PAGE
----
Susan expanded her research and water analysis at the University of South Carolina, where she’s the Arthur Sease Williams Professor of Chemistry in the Department of Chemistry and Biochemistry. Her students help measure chlorinated, brominated and iodinated disinfection byproducts in drinking water.
Susan still has strong ties with EPA’s Office of Water, which helps ensure drinking water is safe. She works with engineers, toxicologists and epidemiologists and recently recommended two important groups of disinfection byproducts for EPA to consider in their upcoming regulations.
Her research has been used to inform ways to make drinking water safer. Her work’s been used in testing and treatment technologies in drinking water utilities across the U.S.
Susan’s recent career shift to the university has been a big change for her. But working with students has been rewarding.
“At some point, the students become part of your family,” Susan said. “It's just so rewarding to mentor them and see them grow into independent scientists. You train them. They're so uncertain when they start, and they're in-and-out of your office often for the first two years. Then, all of a sudden, they graduate.”
Watching this transformation in her students and seeing some obtain their Ph.D.’s is the ultimate reward.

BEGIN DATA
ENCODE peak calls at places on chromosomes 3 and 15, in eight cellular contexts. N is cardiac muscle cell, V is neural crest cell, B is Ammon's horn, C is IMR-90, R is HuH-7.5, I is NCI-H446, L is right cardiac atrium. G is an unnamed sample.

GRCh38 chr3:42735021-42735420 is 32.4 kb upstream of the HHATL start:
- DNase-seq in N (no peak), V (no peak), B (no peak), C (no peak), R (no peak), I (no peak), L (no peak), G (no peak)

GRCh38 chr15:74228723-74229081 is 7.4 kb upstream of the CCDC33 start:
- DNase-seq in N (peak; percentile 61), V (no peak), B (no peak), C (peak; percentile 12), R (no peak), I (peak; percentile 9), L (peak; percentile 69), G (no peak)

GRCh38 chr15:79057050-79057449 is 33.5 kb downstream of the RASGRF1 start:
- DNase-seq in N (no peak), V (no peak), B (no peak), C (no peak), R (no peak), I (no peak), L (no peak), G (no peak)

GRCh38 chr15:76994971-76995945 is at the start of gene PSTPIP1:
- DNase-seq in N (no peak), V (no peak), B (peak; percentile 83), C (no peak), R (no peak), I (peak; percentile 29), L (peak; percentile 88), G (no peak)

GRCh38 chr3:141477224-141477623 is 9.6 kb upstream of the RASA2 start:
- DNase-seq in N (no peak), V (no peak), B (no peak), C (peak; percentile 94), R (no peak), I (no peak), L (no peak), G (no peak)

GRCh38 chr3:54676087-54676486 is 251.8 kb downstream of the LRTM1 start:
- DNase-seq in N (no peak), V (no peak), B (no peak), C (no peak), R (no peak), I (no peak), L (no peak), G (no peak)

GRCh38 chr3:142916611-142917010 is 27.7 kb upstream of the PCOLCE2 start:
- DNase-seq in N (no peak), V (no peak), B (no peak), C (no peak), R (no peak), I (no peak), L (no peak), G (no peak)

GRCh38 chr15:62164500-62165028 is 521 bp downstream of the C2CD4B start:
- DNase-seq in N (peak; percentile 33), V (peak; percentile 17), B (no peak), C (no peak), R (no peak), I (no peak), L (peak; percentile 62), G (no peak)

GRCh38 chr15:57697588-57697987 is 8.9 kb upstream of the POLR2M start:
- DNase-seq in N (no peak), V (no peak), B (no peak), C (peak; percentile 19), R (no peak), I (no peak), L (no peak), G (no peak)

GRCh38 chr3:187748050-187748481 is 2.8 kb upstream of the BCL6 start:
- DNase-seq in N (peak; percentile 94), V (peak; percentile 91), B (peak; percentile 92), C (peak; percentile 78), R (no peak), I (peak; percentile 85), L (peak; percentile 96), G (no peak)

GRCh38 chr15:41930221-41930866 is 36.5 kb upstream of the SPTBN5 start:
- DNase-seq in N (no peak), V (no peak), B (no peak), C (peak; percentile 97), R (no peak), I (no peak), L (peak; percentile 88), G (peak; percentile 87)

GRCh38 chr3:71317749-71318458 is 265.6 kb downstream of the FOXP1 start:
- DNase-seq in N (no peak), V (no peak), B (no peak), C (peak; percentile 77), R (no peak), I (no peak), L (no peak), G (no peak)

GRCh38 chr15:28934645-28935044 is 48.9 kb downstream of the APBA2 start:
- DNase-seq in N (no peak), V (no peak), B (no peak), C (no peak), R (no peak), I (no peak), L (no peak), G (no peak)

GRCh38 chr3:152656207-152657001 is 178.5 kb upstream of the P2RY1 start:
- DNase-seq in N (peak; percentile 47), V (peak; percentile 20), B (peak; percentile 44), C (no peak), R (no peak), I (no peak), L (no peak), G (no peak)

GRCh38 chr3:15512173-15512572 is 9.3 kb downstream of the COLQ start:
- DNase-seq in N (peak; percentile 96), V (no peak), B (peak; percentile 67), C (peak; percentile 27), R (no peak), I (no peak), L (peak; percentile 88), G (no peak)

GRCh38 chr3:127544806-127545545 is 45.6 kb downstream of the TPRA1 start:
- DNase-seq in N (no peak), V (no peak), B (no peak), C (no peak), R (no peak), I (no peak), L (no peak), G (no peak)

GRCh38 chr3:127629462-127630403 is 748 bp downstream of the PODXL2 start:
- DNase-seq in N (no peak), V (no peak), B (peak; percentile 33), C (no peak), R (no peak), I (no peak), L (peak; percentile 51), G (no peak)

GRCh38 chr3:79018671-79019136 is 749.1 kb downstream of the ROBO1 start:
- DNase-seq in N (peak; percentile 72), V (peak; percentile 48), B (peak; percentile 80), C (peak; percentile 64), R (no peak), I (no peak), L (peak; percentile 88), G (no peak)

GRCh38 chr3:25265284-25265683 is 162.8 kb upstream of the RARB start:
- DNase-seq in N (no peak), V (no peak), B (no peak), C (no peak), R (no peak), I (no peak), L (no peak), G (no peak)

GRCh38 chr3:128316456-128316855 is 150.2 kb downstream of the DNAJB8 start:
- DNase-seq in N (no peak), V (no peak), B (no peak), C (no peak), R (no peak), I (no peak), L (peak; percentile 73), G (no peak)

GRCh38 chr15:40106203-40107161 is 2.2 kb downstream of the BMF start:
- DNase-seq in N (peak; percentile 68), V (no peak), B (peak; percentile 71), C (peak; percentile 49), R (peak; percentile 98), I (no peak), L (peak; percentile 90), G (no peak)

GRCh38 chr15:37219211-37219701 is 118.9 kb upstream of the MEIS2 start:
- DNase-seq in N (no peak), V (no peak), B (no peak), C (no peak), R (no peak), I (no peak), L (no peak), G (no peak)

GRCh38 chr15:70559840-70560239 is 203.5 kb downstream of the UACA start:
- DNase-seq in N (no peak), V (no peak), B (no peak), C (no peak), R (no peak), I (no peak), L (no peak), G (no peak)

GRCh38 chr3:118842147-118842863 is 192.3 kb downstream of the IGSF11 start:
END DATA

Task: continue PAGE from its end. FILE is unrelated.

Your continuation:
“I’ve seen them grow into independent scientists,” she said. “Now, they can make decisions and know how to address certain issues with research, troubleshoot instruments and understand how to ask the right questions, write papers and journal articles that get published and give talks at conferences.”
Often called “the lab dad,” by Susan’s students, Andy recognizes that often times students just need hope.
“When Susan won the American Chemical Society’s Herty Medal, I thought Georgia College chemistry students could do the same,” Andy said. “These students who pursue their dream can accomplish anything and also make an impact.”
“They're just kids who need somebody to believe in them and say, ‘Hey, good job,’” he said.
Andy recalled how a $1,000 scholarship really helps in college. It got him thinking. To show his appreciation for students’ efforts, Andy surprised Susan with a birthday present of a scholarship, bearing her name, for Georgia College students.
“That was the best birthday present I've ever given her,” said Andy.
The Susan D. Richardson Environmental Chemistry Scholarship is for rising juniors who have a minimum GPA of 3.5, are pursuing a bachelor’s degree in chemistry at Georgia College and who demonstrate a passion for protecting the environment.
“We want this scholarship to last after we're gone,” Andy said, “and to put it in my wife's name along with all of her accomplishments. And to think that it all started at Georgia College.”
“GCSU means a lot to our family,” Susan added. “It’s also where Andy and I met.”
The Richardson’s children—Kelsey Richardson Podo, ’15, and Andrew Richardson, ’17—are third-generation Georgia College students. Susan’s mother, Dr. Rebecca Daneman Groves, ’53, was also a chemistry major at Georgia College.
“You can come from Georgia College and do anything,” Andy said. “It provides a great education and great professors—the whole college experience—all that plays a role in student success.”